Tag: from

Lessons Learned from Sixty Days of Re-Animating Zombies with Hand-Coded CSS

Caution: Terrible sense of humor ahead. We’ll talk about practical stuff, but the examples pretty much all involve zombies and silly jokes. You have been warned.

I’ll be linking to individual Pens as I discuss the lessons I learned, but if you’d like to get a sense of the entire project, check out 60 days of Animation on Undead Institute. I started this project to end on August 1st, 2020, coinciding with the publication of a book I wrote featuring CSS animation, humor, and zombies — because, obviously, zombies will destroy the world if you don’t brandish your web skills and stop the apocalypse. Nothing puts the hurt on the horde like a HTML element on the move!

I had a few rules for myself throughout the project. 

  1. I would hand-code all CSS. (I’m a masochist.)
  2. The user would initiate all of the animation. (I hate coming upon an animation that’s already halfway through.) 
  3. I would use JavaScript as little as possible and never for animation. (I only ended up using JavaScript once, and that was to start audio with the final animation. I have nothing against JavaScript, it’s just not what I wanted to do here.)

Lesson 1: Eighty days is a long time.

Uh, doesn’t the title say “sixty” days? Yes, but my original goal was to do eighty days and as day one approached with less than twenty animations prepared and a three day average for each production, I freaked out and switched to sixty days. That gave me both twenty more days till the beginning date and twenty fewer pieces to do.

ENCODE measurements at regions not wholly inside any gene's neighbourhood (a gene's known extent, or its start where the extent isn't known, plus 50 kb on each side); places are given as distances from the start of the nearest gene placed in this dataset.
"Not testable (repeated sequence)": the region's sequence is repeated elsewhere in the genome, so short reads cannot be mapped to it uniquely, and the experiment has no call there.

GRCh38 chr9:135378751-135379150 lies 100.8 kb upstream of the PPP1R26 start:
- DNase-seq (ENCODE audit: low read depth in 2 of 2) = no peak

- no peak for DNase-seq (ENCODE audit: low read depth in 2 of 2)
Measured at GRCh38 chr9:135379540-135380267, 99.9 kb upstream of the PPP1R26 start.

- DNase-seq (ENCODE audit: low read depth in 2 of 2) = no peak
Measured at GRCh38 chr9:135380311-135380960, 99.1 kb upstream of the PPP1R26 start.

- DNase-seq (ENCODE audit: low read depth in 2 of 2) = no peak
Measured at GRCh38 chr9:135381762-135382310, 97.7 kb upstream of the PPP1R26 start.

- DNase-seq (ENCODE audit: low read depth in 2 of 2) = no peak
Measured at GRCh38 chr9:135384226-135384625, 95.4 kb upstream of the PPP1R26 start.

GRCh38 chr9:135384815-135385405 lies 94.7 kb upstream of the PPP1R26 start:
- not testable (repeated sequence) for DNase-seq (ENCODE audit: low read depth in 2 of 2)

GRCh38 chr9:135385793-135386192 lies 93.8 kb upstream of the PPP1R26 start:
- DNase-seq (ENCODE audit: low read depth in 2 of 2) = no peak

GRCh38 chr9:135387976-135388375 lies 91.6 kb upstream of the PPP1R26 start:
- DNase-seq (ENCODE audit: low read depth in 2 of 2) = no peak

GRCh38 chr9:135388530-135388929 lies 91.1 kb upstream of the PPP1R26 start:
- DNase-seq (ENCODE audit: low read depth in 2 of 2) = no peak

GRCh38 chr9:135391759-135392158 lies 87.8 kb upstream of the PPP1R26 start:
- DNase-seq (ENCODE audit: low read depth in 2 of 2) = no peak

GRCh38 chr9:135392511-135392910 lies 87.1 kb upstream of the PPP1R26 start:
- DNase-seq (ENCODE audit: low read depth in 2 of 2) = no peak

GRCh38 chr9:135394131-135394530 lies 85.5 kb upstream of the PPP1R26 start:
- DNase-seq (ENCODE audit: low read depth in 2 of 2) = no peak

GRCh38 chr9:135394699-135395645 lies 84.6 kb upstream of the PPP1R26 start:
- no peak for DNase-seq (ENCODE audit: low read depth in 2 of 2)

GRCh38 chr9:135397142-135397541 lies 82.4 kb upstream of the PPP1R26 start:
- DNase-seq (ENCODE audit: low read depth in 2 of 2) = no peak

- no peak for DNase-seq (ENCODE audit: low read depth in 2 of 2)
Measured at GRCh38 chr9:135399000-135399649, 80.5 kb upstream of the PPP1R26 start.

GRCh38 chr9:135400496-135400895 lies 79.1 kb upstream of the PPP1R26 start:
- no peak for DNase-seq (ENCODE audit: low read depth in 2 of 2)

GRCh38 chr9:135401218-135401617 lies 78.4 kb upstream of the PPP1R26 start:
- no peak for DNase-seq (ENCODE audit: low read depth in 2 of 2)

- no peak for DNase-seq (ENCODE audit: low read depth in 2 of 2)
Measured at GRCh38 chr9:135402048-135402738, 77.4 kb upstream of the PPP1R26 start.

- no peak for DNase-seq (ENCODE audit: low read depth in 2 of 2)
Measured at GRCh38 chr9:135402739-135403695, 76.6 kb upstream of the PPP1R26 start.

Lesson 1A: Sixty days is still a long time.

That’s a lot of animation to do with a limited amount of time, ideas, and even more limited artistic skills. And while I thought of dropping to thirty days, I’m glad I didn’t. Sixty days stretched me and forced me to go deeper into how CSS animation — and by extension, CSS itself — works. I’m also proudest of many of the later pieces I did as my skills increased, and I had to be more innovative and think harder about how to make things interesting. Once you’ve used all the easy options, the actual work and best results begin. (And yes, it ended up being sixty-two days because I started on June 1 and wanted to do a final animation on August 1. Starting June 3 just felt icky and wrong.)

So, the real Lesson 1: stretch yourself.

Lesson 2: Interactive animations are hard, and even harder to make responsive. 

If you want something to fly across the screen and connect with another element or appear to start another element’s move, you must use either all standard, inflexible units or all flexible units. 

Three variables determine when and where an animated element will be during any animation: duration, velocity, and distance. The duration of the animation is set in the animation property and cannot be changed in relation to screen size. The animation timing function determines the velocity; screen size can’t change that either. Thus, if the distance varies with the screen size, the timing will be off everywhere except a specific screen width and height. 

Look at Tank!. Run the animation at wide and narrow screen sizes. While I got the timing close, if you compare the two, you’ll see that the tank is in a different place relative to the zombies when the last zombies fall.

Showing the same brown take, side by side, where the tank on the left is further along than the tank on the right.

To avoid these timing issues, you can use fixed units and a large number, like 2000 or 5000 pixels or more, so that the animation will cover the width (or height) of the screen for all but the largest monitors.  

Lesson 3: If you want a responsive animation, put everything in (one of the) viewport units.